The U.S. and U.K. claimed Wednesday that a bomb might have brought down a Russian airliner, which crashed in Egypt, as the Islamic State of Iraq and al-Sham (ISIS) group had claimed earlier.
The U.K. and Ireland suspended flights to and from the Egyptian Red Sea resort area of Sharm el-Sheikh, where the plane took off on Saturday before crashing minutes later, killing all 224 people on board. "A bomb exploding is a highly possible scenario," a U.S. official told AFP. "It would be something that ISIS would want to do," he added.
British Prime Minister David Cameron's office said that "as more information has come to light, we have become concerned that the plane may well have been brought down by an explosive device." The move comes as Egyptian President Abdel-Fattah al-Sissi was set to hold talks with Cameron in London yesterday, during his first visit to Britain since he led the army's overthrow of the country's first democratically elected president, Mohamed Morsi.
In Russia, authorities are expected to bury the first victim of the crash – the country's deadliest air disaster ever. Moscow and Cairo both dismissed ISIS's initial claim that it brought down the Airbus A-321 in Egypt's restive Sinai Peninsula, but the extremists on Wednesday again insisted they were responsible and promised to reveal how.
Egyptian officials said investigators probing the plane's black boxes had extracted the data from one of them for analysis, but added the other had been damaged and required a lot of work. In a new statement Wednesday, ISIS again insisted it had brought down the plane – and challenged skeptics to prove otherwise. "Prove that we didn't bring it down, and how it came down. We will detail how it came down at the time of our choosing," the group said in an audio statement posted online.
The ISIS affiliate in Egypt is waging a bloody insurgency in the north of the Sinai Peninsula and hundreds of policemen and soldiers have died as a result. On Wednesday, the affiliate claimed responsibility for a suicide car bombing on a police social club in El-Arish, which the official MENA news agency said killed four policemen. ISIS has deployed shoulder-fired anti-aircraft missiles in the past, but they are not known to possess weapons that could bring down an airliner at high altitude. Egypt has played down the possibility of a bomb attack and stressed the need to wait for the results of an international investigation, keen to preserve the country's economically vital tourism sector.
Cameron's office said he and Sissi had agreed on the need for tighter security at Sharm el-Sheikh Airport, and British aviation experts have been dispatched to the resort to assess security.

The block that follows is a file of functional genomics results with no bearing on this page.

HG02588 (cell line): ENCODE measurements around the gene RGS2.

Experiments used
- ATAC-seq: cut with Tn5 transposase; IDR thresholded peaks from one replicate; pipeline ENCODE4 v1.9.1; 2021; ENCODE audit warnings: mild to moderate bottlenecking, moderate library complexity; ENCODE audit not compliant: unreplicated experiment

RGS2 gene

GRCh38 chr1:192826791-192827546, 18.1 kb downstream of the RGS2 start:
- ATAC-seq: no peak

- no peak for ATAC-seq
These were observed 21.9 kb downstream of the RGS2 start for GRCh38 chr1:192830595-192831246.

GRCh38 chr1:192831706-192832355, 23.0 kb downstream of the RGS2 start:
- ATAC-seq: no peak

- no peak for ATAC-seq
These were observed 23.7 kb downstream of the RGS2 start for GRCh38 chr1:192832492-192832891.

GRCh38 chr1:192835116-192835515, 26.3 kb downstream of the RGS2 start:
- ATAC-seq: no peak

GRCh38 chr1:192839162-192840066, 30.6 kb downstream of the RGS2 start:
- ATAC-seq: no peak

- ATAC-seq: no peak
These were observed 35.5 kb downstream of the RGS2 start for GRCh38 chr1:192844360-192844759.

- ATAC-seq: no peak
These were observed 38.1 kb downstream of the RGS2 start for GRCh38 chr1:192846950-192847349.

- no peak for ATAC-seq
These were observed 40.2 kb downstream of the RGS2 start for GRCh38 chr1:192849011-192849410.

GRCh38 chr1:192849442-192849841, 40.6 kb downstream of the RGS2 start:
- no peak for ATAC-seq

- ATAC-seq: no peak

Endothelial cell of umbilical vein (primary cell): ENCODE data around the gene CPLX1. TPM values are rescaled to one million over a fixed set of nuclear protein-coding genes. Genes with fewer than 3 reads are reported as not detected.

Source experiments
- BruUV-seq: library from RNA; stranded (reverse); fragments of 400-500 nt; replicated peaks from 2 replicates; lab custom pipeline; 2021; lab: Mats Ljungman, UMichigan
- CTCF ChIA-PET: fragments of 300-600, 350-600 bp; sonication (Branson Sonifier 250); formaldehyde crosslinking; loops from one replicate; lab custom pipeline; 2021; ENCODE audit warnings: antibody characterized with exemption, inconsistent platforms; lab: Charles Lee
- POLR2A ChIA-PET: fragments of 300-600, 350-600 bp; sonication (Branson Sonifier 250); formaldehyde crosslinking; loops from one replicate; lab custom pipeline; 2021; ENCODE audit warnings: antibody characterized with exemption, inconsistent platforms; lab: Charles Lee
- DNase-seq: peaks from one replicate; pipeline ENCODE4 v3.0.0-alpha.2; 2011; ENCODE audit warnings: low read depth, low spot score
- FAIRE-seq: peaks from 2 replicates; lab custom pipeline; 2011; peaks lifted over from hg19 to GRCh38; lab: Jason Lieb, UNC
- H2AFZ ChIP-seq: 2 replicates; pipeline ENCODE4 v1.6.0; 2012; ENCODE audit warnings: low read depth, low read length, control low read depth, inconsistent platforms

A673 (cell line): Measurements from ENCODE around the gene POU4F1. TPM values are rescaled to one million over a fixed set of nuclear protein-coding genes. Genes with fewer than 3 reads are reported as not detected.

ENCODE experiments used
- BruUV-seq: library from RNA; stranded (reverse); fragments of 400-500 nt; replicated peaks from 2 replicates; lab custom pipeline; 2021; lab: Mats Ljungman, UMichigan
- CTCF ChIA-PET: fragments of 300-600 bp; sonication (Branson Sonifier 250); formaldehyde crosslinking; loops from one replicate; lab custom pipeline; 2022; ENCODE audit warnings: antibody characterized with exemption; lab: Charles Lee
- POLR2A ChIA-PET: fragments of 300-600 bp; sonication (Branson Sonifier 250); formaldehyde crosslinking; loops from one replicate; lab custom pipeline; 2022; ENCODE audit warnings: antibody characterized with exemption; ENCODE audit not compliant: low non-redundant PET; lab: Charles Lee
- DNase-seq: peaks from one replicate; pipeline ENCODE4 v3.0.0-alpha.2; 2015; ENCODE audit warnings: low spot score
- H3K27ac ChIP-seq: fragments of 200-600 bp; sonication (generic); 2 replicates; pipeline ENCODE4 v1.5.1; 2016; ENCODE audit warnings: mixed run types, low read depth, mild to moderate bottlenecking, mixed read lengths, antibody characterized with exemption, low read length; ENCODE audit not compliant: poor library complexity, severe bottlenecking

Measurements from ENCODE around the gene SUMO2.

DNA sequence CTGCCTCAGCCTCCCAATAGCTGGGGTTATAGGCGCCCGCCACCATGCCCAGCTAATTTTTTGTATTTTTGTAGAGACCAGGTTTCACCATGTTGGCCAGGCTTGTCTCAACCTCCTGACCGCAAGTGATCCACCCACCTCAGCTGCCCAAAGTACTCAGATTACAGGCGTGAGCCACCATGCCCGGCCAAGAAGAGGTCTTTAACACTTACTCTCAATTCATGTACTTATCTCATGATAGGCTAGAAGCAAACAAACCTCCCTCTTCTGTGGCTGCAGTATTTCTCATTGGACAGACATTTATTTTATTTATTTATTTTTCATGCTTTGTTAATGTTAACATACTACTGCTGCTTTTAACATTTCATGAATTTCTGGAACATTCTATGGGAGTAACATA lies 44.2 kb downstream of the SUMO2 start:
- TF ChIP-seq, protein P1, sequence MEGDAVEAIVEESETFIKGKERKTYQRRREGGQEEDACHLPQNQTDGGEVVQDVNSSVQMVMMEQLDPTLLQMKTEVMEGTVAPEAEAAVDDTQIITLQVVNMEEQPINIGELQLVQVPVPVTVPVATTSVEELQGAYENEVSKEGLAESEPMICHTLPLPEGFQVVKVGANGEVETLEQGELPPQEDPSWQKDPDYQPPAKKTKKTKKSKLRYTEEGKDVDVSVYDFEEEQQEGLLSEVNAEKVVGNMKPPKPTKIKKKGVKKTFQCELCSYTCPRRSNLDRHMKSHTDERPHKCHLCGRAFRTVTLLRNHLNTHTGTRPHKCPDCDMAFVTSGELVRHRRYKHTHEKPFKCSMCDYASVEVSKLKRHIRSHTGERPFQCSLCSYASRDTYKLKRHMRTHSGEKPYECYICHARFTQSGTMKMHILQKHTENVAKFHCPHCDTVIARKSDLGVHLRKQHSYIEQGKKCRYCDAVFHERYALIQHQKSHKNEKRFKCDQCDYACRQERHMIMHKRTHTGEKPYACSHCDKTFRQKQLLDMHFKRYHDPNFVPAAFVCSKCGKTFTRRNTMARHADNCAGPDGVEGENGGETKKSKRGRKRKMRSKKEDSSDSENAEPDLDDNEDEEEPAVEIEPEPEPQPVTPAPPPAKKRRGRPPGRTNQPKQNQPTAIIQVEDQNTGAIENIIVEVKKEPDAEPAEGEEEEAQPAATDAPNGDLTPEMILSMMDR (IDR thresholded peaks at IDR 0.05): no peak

Flight KGL9268 was flying at an altitude of 30,000 feet (9,144 meters) when it lost contact with authorities, 23 minutes after takeoff. A U.S. military satellite picked up a heat flash at the time of the crash that could point to a catastrophic event during the flight, U.S. media reported. Russian President Vladimir Putin has described the crash as a "huge tragedy." Relatives of the victims have begun identifying the bodies after two planes delivered the remains of many to Saint Petersburg. In the city center, about 300 people attended a vigil for the dead on Wednesday.
If confirmed, it would be the first time the militant group, which controls vast tracts of Syria and Iraq, has bombed a passenger plane. After the crash, flights have been halted and concerns over civil aviation have risen. Several airlines, including Lufthansa and Air France, assessed the risks and stopped flying over the Sinai. Britain also halted flights to and from Egypt's Sharm el-Sheikh airport on Wednesday. Budget airline easyJet said its flights to and from Sharm el-Sheikh were cancelled yesterday due to the government's advice and that its future schedule would be reviewed. All passengers booked to travel to the airport in the next two weeks can request a refund or change their flights, the airline said, while passengers delayed in Egypt will be given hotel rooms.
The suspension of flights is a further blow to Egypt's troubled tourism industry, which has suffered from the unrest that followed the 2011 Arab Spring. The one bright spot for Egypt has been tourism at the Red Sea resorts. British Foreign Secretary Philip Hammond said an estimated 20,000 Britons currently in the Red Sea resort of Sharm el-Sheikh will be assisted to leave. "There is a significant possibility that the crash was caused by an explosive device on board the aircraft," he said after an emergency cabinet meeting.
Meanwhile, another plane crashed shortly after taking off from South Sudan's capital Juda on Wednesday and killed at least 36 people.